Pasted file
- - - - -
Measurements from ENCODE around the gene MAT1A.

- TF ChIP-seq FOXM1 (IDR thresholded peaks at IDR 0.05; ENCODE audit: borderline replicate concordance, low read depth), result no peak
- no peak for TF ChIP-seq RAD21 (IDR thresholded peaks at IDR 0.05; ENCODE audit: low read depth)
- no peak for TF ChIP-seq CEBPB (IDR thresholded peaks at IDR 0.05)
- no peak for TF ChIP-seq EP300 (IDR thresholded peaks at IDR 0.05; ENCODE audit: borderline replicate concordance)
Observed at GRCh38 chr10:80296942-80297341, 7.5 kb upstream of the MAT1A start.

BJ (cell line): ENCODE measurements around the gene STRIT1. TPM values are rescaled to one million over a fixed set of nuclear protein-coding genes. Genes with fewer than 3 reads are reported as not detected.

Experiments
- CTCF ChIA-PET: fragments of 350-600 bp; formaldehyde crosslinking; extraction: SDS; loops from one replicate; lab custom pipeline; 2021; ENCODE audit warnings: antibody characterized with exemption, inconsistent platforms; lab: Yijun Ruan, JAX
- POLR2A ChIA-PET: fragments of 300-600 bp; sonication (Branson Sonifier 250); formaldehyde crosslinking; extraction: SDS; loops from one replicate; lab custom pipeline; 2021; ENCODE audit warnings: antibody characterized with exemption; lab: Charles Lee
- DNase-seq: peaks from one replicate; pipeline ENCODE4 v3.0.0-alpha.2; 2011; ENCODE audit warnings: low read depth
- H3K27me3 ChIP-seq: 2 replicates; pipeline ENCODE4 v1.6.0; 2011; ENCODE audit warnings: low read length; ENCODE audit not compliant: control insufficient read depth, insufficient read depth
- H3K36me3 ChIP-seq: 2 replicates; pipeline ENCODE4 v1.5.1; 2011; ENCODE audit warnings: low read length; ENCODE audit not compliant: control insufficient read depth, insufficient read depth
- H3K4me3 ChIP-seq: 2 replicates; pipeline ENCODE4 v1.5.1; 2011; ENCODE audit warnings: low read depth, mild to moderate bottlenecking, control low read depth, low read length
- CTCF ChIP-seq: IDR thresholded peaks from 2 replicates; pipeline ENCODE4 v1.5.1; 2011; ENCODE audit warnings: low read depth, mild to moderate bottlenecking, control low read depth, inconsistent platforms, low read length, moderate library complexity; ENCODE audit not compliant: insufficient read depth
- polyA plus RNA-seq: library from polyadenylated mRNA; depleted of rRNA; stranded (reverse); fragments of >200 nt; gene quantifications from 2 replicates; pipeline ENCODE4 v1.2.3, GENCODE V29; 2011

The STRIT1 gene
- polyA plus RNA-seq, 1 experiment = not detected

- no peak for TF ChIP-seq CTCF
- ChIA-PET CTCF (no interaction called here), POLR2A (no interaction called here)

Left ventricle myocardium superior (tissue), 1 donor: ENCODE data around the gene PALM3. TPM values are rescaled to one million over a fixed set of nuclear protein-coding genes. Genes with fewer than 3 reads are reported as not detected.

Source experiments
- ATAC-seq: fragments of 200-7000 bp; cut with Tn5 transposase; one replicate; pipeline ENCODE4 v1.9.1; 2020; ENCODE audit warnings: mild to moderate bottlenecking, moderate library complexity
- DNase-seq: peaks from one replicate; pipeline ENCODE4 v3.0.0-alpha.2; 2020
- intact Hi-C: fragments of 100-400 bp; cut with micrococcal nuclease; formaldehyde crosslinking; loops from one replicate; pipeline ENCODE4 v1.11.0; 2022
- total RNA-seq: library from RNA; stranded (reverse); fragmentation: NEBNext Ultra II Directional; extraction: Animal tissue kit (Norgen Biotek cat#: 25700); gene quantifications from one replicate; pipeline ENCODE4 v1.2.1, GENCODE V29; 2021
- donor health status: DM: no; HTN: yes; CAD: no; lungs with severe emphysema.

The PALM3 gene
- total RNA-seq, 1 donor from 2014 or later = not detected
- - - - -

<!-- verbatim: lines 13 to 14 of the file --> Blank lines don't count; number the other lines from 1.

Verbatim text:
- H3K36me3 ChIP-seq: 2 replicates; pipeline ENCODE4 v1.5.1; 2011; ENCODE audit warnings: low read length; ENCODE audit not compliant: control insufficient read depth, insufficient read depth
- H3K4me3 ChIP-seq: 2 replicates; pipeline ENCODE4 v1.5.1; 2011; ENCODE audit warnings: low read depth, mild to moderate bottlenecking, control low read depth, low read length